“Oh, and Whelp,” he called after her as he was walking away. “Be careful. This man is dangerous, and there’s no telling what he’ll do to try and escape.”
That much was true. The orc was massive, and his skills were much more honed than hers, but his size against her quickness tired him out, and in the end, she’d managed to take care of the business she’d come to carry out.
She was glad that she’d actually taken some time to wander around Riften while she was there. The town was filthy and it stunk of fish and stagnant water, but at least Vilkas wasn’t there scowling at her. He probably would have been happy if she’d just stayed there, taken up residence in the Ratway with the brigands and thieves, who, judging from the desperate plea from one of their leaders, would have gladly taken her in among them. And he was attractive too, with a sweet brogue as he called her lass and tried to tempt her with the promise of more coin than she could ever dream filling her pockets.
She said no thanks, and that seemed to put him off, as she sidled up to the bar and ordered a mug of Black-Briar mead. An animated priest in the center of the Inn caught her attention, reminding her of the priest in Whiterun, Heimskr, who could often be found shouting out in desperation for the love and praise of almighty Talos. Maramal wasn’t as animated as Heimskr, but he sure didn’t seem to think much of the sins and corruption of Riften.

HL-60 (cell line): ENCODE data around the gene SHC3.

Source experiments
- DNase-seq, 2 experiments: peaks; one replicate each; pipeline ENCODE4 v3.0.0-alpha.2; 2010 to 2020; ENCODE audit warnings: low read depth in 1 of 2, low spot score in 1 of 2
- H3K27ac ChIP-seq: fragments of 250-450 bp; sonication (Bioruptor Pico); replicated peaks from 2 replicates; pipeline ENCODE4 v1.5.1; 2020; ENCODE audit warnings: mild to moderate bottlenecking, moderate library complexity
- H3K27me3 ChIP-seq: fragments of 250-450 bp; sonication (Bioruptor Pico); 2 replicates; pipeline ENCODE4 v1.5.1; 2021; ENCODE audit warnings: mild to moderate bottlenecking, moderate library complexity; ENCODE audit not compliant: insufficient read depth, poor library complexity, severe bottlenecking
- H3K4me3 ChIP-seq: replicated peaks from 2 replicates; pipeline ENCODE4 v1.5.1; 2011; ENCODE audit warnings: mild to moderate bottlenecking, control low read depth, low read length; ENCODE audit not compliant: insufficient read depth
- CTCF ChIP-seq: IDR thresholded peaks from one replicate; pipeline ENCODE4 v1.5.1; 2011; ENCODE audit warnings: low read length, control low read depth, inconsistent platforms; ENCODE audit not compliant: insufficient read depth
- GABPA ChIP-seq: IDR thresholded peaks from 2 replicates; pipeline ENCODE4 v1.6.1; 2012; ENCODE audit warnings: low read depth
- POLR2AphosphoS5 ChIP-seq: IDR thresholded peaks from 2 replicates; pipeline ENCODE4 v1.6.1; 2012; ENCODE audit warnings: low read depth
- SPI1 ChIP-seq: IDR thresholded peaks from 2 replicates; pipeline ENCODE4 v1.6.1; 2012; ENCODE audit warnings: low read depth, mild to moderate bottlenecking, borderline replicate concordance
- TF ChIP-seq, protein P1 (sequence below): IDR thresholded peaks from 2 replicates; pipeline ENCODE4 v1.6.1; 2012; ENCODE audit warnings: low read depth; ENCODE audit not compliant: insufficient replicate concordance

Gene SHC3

When she approached and offered him tithes to the Temple of Mara, he thanked her and asked if she was married.
Marriage, as if she was ever going to have time to even look for a man, much less marry one, with the Companions running her from one corner of Skyrim to the other like a horse. He laughed, and explained to her things she already understood, but hadn’t ever really thought much about. Life in their world was short, especially for an adventurer like her, but a marriage partner could bring comfort to a weary soul and warmth on long, cold nights. In the end, he convinced her to buy an amulet of Mara, a sigil that would let the world know she was unmarried, and she put it on as she was leaving the Inn. At least she’d have it, when the time was right, and who knew, maybe some handsome farmer’s son in one of the dirt poor towns she visited would notice it after she took down the dragon burning his farmstead to ash and offer to take her away from the humdrum affairs of her everyday life.